Sometimes one party won't follow the order. You may need the court's help to enforce the order by having the court order your partner to follow it.
Most support orders are enforced by the Family Responsibility Office (FRO).
The FRO is a government agency that collects support payments from the person who has to pay them, sends the payments to the person who has to get it, and makes sure child support and spousal support payments are made.
If your partner misses payments, the FRO can take action to enforce the order or agreement. For example, if your partner doesn't pay support, the FRO can order their employer to deduct money from their wages, suspend their driver's licence, or start a court case that can result in jail time.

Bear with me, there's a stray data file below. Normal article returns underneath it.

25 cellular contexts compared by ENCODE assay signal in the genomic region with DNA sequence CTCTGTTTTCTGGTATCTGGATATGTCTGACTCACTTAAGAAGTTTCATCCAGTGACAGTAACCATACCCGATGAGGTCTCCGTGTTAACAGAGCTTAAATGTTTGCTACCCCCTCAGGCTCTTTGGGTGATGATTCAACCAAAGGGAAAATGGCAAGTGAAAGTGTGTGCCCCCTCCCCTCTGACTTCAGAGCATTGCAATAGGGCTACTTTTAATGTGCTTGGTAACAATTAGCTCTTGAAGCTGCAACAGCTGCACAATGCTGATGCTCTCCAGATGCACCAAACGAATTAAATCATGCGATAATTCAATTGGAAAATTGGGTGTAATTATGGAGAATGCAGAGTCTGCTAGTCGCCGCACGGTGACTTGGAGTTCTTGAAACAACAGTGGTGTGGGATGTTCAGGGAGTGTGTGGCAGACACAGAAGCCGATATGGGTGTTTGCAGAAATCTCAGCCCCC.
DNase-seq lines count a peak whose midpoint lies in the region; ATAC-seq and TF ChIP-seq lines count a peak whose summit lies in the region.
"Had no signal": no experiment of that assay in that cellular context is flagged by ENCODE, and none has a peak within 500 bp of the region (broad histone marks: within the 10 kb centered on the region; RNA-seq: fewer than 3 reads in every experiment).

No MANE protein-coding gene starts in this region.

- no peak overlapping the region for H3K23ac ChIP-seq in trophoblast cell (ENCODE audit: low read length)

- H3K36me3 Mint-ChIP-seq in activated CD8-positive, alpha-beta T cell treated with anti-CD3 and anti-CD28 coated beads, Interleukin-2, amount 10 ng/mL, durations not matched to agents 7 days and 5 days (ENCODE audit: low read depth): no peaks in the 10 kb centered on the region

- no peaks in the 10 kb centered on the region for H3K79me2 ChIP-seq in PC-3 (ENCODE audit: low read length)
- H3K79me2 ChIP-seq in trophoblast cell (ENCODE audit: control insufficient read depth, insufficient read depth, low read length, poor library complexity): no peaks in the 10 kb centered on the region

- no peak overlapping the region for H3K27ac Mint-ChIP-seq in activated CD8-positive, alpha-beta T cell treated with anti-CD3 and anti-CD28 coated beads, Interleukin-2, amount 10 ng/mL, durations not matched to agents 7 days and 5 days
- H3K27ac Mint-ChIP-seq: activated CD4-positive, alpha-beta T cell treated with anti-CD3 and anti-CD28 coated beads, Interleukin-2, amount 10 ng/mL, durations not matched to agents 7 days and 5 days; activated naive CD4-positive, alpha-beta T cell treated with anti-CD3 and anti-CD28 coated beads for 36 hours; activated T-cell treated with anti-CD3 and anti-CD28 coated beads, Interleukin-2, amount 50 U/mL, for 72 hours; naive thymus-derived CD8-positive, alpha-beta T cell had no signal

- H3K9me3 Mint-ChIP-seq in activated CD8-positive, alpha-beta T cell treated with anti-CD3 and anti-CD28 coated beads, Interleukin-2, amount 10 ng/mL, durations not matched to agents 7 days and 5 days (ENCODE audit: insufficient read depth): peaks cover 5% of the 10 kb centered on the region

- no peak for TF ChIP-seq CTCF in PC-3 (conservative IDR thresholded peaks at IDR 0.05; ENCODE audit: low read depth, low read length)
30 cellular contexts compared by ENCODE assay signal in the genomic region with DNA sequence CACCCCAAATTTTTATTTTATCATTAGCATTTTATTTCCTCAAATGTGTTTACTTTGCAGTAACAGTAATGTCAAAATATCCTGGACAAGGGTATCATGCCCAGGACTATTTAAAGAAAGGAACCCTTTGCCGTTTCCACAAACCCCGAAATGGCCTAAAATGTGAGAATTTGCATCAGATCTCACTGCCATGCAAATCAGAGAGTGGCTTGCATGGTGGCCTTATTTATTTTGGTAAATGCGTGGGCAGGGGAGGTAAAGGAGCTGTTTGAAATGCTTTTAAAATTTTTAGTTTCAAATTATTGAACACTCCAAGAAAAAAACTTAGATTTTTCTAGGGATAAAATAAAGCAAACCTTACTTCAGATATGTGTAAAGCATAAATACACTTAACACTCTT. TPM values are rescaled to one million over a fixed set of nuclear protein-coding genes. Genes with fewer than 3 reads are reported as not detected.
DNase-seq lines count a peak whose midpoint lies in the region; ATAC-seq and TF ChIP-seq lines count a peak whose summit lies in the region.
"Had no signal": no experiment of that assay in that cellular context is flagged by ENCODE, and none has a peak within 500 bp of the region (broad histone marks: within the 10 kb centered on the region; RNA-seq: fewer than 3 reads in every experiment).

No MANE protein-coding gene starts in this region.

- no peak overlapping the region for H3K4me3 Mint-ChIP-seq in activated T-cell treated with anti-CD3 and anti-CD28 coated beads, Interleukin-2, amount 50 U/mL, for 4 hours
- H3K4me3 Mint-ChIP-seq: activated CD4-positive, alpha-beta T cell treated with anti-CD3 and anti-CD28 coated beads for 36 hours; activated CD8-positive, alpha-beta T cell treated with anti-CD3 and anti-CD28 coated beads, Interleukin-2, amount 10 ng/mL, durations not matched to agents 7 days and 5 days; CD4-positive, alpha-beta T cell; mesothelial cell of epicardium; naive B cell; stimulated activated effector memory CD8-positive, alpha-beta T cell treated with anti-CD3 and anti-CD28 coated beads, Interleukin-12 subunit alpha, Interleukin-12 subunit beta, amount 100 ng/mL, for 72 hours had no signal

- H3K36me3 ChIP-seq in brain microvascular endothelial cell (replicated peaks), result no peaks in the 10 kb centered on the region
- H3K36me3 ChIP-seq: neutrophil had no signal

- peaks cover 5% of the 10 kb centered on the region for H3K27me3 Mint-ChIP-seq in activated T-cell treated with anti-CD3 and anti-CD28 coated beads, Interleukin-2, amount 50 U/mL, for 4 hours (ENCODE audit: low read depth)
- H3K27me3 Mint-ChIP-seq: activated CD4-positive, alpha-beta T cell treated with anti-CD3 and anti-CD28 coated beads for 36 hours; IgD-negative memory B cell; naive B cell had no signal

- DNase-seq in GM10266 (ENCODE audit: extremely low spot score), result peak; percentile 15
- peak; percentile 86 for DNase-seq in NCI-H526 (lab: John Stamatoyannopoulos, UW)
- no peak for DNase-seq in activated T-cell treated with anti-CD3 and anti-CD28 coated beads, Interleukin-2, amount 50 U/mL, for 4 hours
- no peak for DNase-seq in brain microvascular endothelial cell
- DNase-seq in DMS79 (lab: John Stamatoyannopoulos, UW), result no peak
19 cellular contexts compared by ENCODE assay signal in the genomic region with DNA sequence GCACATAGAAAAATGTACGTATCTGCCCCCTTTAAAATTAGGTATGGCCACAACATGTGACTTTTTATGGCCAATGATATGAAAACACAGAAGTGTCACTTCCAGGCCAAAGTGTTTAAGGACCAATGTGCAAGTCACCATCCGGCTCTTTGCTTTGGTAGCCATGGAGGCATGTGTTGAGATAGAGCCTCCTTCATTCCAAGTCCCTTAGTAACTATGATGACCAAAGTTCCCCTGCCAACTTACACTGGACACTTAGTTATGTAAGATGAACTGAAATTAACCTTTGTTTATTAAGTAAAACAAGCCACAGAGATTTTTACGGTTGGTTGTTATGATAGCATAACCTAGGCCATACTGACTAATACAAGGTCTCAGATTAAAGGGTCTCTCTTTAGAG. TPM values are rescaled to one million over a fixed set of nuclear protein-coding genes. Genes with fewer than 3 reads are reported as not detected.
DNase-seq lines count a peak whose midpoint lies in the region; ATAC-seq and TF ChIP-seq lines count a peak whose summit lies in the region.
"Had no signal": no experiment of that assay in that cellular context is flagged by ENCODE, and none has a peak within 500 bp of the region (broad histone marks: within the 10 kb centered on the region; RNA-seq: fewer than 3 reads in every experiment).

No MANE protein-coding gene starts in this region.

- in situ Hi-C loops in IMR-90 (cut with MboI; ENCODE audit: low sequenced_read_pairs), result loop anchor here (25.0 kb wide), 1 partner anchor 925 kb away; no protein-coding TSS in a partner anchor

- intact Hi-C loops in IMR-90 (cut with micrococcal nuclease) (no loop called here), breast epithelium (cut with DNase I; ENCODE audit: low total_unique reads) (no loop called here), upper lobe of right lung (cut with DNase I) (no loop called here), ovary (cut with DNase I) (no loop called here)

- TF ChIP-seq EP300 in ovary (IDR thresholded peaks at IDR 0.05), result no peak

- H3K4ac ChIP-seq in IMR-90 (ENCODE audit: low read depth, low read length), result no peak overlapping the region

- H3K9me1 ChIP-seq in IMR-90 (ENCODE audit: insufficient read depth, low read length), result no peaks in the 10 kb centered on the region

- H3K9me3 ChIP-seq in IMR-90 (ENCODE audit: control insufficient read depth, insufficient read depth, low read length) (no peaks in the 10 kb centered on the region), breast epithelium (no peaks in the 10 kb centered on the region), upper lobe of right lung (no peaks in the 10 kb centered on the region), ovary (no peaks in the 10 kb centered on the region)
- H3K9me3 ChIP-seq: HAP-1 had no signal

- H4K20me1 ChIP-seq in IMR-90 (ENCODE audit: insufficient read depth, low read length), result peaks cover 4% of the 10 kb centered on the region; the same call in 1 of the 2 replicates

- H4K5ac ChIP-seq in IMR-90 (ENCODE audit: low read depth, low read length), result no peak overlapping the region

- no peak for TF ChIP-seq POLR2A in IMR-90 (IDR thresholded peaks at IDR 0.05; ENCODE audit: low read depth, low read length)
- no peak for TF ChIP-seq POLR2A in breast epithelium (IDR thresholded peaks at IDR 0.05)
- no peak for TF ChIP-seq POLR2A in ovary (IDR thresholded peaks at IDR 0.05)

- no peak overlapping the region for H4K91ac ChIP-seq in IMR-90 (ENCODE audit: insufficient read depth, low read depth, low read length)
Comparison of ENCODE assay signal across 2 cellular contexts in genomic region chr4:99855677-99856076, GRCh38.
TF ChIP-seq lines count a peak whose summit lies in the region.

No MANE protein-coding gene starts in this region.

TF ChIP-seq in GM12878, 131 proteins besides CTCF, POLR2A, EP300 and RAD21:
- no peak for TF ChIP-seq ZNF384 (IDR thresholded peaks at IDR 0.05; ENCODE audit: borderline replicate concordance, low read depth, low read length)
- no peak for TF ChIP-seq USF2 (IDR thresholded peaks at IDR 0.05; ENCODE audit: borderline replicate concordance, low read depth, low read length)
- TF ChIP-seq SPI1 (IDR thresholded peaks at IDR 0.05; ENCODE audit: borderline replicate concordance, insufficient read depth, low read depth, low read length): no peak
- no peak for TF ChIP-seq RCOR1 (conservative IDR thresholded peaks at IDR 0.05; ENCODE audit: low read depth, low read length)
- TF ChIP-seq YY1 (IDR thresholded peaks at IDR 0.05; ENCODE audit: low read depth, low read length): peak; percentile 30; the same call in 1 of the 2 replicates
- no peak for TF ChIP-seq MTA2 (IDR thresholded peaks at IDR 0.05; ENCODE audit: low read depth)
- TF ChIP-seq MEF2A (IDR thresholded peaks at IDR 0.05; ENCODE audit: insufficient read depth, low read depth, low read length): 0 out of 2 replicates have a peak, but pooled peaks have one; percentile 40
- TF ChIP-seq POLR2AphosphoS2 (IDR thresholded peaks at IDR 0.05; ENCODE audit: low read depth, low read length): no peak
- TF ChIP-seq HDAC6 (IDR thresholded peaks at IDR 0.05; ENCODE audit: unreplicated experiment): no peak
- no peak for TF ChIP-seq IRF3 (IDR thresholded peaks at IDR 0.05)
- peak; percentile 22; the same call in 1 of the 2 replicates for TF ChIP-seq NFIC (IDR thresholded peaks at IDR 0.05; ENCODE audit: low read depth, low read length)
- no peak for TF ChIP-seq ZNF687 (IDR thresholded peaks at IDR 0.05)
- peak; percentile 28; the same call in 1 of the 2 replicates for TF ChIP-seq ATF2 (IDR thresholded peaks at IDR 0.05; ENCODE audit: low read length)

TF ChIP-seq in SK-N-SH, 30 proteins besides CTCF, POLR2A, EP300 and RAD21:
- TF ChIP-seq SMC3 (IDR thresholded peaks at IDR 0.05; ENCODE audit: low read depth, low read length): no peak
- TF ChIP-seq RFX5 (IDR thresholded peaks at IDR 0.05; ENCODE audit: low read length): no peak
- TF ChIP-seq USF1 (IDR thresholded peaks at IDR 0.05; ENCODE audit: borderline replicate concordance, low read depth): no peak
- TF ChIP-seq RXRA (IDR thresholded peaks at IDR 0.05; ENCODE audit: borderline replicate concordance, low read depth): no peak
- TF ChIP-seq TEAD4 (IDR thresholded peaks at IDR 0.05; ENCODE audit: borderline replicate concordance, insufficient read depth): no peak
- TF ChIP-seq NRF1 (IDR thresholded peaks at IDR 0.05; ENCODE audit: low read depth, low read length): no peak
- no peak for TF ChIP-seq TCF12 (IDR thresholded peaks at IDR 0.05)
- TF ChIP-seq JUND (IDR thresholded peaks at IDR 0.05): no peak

If you have a court order that deals with child support or spousal support, the court sends the Support Deduction Order Information form and the Support Deduction Order to the FRO who will enforce the support order.
If you did not go to court but have a separation agreement, you can file the agreement with the court if you want the FRO to enforce support payments. The Step File your separation agreement with the court gives you more information about how to do this.
If your order is about custody or access, you may have to go back to court if your partner isn't following the court order. You go to court to change the order or to ask the court to find your partner in contempt.
A contempt order means asking the judge to decide that your partner knew about the order and did not follow it on purpose. This is a complicated court process and is not used often. If your partner is found in contempt for not following the order, they can be fined or jailed.